3 ways Rebif was proven effective
Rebif® (interferon beta-1a) is proven to meet 3 key treatment goals in relapsing MS.
|Slowed disability progression||Reduced relapse rate||Reduced active brain lesions on studied MRI measures*†|
|Slowed disability progression||Yes|
|Reduced relapse rate||Yes|
|Reduced active brain lesions on studied MRI measures*†||Yes|
This was shown in a large placebo-controlled study of Rebif for relapsing MS called PRISMS.‡ "Placebo-controlled" means that some people in the study received a placebo containing no medicine, while others received Rebif. This is a very common way to study the effectiveness of drugs.
The study included a range of disability in relapsing MS based on their Expanded Disability Status Scale (EDSS) scores. EDSS is used in clinical studies to rate the amount of disability a person has over time on a scale from 0 (least) to 10 (maximum). People in the PRISMS study ranged from 0 to 5.0 on the scale.
The exact correlation between MRI findings and the current or future clinical status of patients, including disability progression, is unknown.
‡Prevention of Relapses and Disability by Interferon β-1a Subcutaneously in Multiple Sclerosis.
Study results showed Rebif was effective for people with relapsing MS with a range of disability.
The PRISMS study also showed only 26% of people taking Rebif 44 mcg had disability progression§—as opposed to 37% of those taking a placebo. The time to progression of disability, which is the permanent worsening of your neurologic examination over time, was also nearly doubled versus placebo (21.3 months vs 11.9 months).
In the PRISMS study, 3% of those taking Rebif 22 mcg and 5% taking Rebif 44 mcg stopped taking Rebif because of adverse events.
It's important to inform your healthcare provider of any side effects you experience. There may be things you can do to help manage them.
Please see Important Safety Information below and the Rebif Medication Guide and Prescribing Information at the top of this website, and speak with your healthcare provider for more information.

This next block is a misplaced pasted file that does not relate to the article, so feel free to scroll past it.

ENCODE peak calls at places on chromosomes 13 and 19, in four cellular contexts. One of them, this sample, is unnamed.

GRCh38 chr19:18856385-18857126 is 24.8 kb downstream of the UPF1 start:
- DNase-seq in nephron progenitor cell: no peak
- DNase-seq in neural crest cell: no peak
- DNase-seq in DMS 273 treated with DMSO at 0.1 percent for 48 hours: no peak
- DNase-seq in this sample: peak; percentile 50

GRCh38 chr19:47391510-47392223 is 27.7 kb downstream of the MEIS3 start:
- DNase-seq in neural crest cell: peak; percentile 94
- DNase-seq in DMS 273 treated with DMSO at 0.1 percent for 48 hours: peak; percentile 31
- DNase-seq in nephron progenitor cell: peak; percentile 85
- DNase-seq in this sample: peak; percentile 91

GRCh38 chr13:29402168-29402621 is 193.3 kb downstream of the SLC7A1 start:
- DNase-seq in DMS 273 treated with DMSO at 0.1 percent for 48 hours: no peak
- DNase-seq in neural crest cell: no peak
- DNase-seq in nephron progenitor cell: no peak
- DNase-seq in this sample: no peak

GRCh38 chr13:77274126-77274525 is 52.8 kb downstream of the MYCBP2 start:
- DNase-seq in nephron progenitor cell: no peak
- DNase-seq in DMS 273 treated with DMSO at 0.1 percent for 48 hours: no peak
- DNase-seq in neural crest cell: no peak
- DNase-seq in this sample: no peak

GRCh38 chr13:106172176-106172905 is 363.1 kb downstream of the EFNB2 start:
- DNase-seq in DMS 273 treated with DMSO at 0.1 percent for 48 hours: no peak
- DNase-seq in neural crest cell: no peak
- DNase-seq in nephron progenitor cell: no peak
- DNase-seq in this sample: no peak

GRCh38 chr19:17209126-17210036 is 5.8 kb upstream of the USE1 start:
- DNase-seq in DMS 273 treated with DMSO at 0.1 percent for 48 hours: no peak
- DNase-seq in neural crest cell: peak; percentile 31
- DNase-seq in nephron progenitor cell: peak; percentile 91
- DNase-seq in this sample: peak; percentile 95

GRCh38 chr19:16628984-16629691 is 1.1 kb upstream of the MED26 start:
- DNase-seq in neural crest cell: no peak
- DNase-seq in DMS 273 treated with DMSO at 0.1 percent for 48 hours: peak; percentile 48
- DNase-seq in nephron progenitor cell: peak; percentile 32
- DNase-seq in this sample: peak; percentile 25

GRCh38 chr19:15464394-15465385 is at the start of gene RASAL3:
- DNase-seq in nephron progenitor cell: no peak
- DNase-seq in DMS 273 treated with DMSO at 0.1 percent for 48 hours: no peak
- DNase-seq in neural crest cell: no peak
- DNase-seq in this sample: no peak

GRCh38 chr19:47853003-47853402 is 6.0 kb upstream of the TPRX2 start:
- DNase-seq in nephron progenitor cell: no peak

New or enlarging lesions detected with PD/T2-weighted MRI.
† Refers to new lesions and total lesion burden or area as defined in the AAN and MS Council guidelines.
§ Progression of disability was defined as an increase of at least 1 point in the EDSS that was sustained for at least 3 months.
" The central or typical value in a set of data.
¶ From a subgroup of 134 patients in the PRISMS study who received 11 consecutive monthly PD/T2 and gadolinium-enhanced/T1-weighted (Gd-T1) MRI scans beginning 1 month before treatment initiation.
# A value in an ordered set that has an equal number of values higher and lower.
** Based on comparisons from rank-based ANOVA.
Looking at the options
"I needed to feel
and I could
something to treat
my relapsing MS."
My diagnosis was difficult on my entire family, especially my children. I knew our lives would be different, but I told them I was going to work with my neurologist to learn how we could treat my relapsing MS.
So the doctor and I talked about treatment options, and she thought Rebif was a good choice for me. She explained the risks, side effects, and benefits of Rebif and said that some evidence from clinical trials has shown that Rebif helps reduce the frequency of relapses and could help slow disability progression associated with relapsing multiple sclerosis.
She also told me that Rebif had been shown to reduce the development of certain brain lesions that you can see on MRIs. What that might mean about my symptoms or how much disability I might have in the future can't be predicted. But my MRI results showed that I had multiple lesions on my brain at the time, so it really got my attention.
And though I realized that there is no cure for MS, I felt ready to start treatment. I needed to feel like my doctor and I could do something to treat my relapsing MS. We talked it over and that is how I decided on Rebif.
Nicole B. Avid fisher and mom, MS LifeLines Ambassador, living with relapsing MS
This story reflects the personal experience of one person. Results and experiences vary from patient to patient.